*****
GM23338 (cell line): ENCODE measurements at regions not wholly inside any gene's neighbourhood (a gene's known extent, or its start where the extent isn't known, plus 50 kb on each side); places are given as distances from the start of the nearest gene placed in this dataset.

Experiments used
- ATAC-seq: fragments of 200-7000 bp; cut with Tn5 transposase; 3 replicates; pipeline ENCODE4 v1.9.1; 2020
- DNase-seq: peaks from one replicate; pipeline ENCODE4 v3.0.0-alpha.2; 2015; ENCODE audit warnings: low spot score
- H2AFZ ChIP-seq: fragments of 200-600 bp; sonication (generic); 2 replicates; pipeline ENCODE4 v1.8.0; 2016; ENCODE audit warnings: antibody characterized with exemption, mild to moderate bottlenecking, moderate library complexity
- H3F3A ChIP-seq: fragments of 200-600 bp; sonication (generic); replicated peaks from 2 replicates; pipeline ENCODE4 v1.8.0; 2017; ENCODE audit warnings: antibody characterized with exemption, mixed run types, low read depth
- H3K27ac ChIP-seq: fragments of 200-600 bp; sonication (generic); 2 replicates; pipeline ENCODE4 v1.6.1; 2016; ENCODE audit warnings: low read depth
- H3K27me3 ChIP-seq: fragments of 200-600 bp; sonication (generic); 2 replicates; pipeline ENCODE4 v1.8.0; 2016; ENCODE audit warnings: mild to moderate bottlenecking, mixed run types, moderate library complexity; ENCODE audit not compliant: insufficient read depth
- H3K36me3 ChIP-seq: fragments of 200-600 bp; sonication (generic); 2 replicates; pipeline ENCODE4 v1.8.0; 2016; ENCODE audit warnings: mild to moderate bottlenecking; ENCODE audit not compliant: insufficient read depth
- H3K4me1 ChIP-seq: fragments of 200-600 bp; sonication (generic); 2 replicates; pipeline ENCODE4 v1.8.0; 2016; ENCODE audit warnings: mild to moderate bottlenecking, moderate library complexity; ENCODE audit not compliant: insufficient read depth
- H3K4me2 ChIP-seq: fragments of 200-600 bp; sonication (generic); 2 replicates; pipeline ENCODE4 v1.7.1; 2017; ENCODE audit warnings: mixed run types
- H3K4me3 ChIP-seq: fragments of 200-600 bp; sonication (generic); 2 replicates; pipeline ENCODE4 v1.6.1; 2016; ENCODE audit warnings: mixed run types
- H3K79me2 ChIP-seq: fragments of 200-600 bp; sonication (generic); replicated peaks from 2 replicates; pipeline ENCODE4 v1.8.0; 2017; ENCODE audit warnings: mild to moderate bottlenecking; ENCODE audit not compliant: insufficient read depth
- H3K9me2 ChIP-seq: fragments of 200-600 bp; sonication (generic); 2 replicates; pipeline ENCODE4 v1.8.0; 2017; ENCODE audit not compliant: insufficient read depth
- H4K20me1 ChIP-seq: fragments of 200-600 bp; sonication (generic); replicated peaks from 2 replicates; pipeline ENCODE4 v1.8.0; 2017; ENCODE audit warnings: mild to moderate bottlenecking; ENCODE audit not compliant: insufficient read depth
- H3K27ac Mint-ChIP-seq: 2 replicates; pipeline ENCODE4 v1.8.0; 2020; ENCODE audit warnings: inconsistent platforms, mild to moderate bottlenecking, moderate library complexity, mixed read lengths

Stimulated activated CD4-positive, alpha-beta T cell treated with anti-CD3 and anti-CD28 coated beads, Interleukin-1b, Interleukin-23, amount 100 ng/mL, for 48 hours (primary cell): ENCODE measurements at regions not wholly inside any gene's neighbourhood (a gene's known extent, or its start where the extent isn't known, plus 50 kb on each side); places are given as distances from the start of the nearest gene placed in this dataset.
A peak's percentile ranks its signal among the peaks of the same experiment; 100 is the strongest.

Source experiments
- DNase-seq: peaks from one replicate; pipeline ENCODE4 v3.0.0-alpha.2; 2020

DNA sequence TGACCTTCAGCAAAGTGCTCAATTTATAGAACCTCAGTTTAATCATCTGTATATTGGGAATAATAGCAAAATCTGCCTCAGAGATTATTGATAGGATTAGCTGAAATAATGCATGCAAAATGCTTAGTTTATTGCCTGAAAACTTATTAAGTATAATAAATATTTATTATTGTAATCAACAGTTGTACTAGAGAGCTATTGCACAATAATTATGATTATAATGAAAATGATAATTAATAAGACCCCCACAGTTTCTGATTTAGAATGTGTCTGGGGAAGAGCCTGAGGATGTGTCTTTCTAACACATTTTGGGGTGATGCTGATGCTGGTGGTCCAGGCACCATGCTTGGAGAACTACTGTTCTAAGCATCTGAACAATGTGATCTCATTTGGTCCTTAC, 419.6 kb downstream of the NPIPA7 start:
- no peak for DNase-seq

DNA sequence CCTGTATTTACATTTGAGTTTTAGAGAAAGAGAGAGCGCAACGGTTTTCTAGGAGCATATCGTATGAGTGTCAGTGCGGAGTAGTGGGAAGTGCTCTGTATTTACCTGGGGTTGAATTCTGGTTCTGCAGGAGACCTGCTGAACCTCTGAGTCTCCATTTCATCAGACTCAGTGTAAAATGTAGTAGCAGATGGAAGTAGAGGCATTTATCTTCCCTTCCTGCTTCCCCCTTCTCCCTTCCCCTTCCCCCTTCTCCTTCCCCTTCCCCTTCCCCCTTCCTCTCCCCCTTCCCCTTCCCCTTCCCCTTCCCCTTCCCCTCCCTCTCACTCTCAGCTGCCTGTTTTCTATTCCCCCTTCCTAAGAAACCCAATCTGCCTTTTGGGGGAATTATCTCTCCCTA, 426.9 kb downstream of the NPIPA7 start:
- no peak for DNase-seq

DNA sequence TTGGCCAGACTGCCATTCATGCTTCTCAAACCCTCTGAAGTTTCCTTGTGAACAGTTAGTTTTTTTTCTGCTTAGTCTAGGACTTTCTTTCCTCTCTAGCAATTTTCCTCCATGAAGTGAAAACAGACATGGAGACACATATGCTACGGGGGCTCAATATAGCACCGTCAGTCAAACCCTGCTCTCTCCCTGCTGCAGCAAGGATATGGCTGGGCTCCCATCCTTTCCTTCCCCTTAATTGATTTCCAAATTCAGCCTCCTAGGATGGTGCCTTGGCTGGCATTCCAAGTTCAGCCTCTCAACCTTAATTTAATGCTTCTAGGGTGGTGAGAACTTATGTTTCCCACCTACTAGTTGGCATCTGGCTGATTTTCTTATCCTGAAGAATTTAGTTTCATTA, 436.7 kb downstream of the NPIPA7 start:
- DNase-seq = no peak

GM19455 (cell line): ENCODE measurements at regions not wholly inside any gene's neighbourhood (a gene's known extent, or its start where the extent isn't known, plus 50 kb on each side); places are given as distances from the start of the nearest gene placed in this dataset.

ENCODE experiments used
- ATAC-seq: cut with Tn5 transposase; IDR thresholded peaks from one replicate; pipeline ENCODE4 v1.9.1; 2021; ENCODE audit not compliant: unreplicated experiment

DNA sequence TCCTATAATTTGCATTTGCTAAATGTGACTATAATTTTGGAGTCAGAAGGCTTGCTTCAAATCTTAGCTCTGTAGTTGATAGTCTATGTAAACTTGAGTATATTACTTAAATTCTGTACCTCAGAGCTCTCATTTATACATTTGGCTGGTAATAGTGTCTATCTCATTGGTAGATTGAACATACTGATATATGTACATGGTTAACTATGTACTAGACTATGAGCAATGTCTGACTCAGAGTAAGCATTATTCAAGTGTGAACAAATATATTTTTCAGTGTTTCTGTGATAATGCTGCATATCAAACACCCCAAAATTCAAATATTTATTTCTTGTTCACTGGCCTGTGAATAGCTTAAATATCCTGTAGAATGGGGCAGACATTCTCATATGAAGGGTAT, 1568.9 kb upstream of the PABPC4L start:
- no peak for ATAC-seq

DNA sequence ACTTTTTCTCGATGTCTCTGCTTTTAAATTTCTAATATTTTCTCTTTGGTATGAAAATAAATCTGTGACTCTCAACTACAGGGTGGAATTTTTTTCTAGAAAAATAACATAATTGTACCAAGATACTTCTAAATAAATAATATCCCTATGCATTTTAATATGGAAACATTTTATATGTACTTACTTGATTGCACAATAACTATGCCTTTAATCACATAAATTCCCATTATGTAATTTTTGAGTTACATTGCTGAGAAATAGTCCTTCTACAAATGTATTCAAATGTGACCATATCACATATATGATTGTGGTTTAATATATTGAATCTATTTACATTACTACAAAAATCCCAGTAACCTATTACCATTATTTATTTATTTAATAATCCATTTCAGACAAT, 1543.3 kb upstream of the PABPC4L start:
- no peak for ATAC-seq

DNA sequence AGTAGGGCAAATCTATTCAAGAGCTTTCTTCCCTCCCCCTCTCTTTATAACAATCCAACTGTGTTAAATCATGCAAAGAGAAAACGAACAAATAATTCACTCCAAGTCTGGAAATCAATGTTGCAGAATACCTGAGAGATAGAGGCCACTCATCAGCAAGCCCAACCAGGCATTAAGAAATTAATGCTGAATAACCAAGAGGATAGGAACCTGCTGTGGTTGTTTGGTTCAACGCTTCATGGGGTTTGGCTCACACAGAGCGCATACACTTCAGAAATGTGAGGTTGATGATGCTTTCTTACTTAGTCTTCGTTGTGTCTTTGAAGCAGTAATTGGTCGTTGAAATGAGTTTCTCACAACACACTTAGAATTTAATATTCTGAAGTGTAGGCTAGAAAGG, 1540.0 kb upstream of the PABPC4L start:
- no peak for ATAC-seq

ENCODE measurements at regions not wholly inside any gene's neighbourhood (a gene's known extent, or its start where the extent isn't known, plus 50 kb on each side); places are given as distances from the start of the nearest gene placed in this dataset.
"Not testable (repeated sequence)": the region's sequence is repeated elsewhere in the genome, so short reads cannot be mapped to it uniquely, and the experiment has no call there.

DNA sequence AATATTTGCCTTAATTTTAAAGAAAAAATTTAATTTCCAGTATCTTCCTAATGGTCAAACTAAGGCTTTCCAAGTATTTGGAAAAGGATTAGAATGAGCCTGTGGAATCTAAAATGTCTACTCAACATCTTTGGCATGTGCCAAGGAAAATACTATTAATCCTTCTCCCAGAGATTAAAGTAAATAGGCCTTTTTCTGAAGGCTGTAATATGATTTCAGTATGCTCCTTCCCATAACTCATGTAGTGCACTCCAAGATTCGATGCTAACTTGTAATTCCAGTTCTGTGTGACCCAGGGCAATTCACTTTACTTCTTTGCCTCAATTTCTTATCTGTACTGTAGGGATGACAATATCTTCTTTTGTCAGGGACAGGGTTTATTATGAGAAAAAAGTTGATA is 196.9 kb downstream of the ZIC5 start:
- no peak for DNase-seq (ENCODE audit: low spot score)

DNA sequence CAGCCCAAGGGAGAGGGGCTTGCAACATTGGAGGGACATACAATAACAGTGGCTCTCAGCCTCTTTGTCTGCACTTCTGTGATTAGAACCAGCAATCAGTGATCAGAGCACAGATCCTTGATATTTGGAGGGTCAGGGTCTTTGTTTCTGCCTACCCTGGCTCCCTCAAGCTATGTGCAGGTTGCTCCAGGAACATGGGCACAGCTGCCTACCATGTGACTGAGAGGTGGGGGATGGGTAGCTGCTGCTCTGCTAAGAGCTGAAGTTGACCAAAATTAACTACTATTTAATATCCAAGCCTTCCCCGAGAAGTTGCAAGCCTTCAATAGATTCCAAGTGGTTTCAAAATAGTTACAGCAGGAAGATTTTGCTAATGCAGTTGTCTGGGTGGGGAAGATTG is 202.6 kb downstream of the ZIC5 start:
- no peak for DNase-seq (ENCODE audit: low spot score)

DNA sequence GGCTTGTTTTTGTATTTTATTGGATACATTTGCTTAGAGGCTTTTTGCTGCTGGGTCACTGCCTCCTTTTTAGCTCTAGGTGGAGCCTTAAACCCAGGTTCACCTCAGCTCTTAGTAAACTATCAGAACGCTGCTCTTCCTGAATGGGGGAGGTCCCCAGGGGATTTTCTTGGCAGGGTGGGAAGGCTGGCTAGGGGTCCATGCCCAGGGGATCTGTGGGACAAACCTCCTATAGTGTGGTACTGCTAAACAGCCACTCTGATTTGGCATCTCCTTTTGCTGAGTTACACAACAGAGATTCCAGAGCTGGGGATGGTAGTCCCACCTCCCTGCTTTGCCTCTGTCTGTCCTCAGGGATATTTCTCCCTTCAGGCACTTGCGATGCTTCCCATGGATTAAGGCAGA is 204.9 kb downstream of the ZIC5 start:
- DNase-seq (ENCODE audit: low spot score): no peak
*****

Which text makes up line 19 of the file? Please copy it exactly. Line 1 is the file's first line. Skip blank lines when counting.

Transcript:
Source experiments